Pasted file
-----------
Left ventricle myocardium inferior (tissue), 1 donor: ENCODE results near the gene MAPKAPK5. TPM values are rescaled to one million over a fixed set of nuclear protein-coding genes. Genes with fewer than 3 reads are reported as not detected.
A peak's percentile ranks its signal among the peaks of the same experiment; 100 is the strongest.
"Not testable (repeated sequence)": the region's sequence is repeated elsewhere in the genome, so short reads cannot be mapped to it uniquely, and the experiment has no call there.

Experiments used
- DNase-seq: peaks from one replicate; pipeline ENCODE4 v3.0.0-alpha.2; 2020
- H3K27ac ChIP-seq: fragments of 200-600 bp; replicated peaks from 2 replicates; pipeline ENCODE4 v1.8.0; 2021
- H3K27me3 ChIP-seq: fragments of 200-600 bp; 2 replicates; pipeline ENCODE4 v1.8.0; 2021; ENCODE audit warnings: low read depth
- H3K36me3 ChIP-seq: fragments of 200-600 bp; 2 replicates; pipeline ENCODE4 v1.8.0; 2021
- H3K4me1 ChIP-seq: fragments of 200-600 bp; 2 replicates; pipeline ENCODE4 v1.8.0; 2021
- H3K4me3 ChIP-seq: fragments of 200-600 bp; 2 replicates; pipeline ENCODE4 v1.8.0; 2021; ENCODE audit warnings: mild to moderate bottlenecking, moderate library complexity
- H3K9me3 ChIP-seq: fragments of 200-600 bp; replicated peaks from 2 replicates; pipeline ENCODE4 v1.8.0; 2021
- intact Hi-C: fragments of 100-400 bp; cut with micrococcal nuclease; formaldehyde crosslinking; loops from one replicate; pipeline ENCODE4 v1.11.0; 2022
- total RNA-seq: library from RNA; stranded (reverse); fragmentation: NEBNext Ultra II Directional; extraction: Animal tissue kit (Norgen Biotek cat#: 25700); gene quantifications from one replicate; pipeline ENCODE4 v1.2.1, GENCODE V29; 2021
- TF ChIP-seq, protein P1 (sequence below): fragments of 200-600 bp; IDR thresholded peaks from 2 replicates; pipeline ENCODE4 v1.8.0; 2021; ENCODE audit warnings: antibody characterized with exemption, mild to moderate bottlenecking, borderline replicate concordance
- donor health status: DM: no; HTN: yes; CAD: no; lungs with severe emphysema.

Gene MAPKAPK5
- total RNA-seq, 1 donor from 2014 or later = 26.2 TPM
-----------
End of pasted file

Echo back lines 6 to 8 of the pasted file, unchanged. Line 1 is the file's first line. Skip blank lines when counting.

- H3K27ac ChIP-seq: fragments of 200-600 bp; replicated peaks from 2 replicates; pipeline ENCODE4 v1.8.0; 2021
- H3K27me3 ChIP-seq: fragments of 200-600 bp; 2 replicates; pipeline ENCODE4 v1.8.0; 2021; ENCODE audit warnings: low read depth
- H3K36me3 ChIP-seq: fragments of 200-600 bp; 2 replicates; pipeline ENCODE4 v1.8.0; 2021